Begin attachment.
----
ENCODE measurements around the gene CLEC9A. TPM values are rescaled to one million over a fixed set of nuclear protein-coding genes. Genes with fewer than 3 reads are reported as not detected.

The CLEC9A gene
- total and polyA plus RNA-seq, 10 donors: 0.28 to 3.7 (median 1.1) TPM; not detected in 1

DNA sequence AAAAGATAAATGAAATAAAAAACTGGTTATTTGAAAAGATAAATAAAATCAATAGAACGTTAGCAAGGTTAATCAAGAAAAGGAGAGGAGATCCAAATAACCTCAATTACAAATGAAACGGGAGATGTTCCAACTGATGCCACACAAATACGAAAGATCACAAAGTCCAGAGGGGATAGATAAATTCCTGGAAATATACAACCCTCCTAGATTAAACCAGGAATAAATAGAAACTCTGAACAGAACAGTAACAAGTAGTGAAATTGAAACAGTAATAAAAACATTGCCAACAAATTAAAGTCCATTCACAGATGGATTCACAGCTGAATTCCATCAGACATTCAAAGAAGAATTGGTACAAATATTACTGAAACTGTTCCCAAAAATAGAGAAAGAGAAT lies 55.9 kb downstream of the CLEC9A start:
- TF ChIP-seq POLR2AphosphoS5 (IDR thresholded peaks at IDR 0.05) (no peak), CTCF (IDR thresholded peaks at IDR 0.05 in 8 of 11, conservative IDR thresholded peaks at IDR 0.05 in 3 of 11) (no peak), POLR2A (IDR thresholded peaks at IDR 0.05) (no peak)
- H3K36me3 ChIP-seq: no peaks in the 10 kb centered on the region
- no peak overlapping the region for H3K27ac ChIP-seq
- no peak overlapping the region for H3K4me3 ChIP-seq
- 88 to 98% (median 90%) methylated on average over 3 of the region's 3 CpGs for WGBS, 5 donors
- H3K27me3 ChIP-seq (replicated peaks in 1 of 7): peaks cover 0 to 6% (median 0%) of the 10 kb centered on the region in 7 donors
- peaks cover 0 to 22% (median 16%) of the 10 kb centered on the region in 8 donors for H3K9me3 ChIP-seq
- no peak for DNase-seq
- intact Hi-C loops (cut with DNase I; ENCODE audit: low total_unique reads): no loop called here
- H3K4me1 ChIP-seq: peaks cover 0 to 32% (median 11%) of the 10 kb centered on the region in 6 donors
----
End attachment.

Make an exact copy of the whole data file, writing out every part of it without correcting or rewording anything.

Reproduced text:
ENCODE measurements around the gene CLEC9A. TPM values are rescaled to one million over a fixed set of nuclear protein-coding genes. Genes with fewer than 3 reads are reported as not detected.

The CLEC9A gene
- total and polyA plus RNA-seq, 10 donors: 0.28 to 3.7 (median 1.1) TPM; not detected in 1

DNA sequence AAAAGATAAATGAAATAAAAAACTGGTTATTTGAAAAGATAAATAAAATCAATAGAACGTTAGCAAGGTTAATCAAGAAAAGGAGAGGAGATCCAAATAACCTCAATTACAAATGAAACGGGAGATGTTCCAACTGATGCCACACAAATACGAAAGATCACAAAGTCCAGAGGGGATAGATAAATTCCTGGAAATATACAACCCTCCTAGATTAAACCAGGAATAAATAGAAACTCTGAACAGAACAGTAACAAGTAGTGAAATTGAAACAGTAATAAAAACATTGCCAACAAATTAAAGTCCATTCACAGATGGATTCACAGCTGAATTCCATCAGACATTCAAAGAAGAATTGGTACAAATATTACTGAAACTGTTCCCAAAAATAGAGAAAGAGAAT lies 55.9 kb downstream of the CLEC9A start:
- TF ChIP-seq POLR2AphosphoS5 (IDR thresholded peaks at IDR 0.05) (no peak), CTCF (IDR thresholded peaks at IDR 0.05 in 8 of 11, conservative IDR thresholded peaks at IDR 0.05 in 3 of 11) (no peak), POLR2A (IDR thresholded peaks at IDR 0.05) (no peak)
- H3K36me3 ChIP-seq: no peaks in the 10 kb centered on the region
- no peak overlapping the region for H3K27ac ChIP-seq
- no peak overlapping the region for H3K4me3 ChIP-seq
- 88 to 98% (median 90%) methylated on average over 3 of the region's 3 CpGs for WGBS, 5 donors
- H3K27me3 ChIP-seq (replicated peaks in 1 of 7): peaks cover 0 to 6% (median 0%) of the 10 kb centered on the region in 7 donors
- peaks cover 0 to 22% (median 16%) of the 10 kb centered on the region in 8 donors for H3K9me3 ChIP-seq
- no peak for DNase-seq
- intact Hi-C loops (cut with DNase I; ENCODE audit: low total_unique reads): no loop called here
- H3K4me1 ChIP-seq: peaks cover 0 to 32% (median 11%) of the 10 kb centered on the region in 6 donors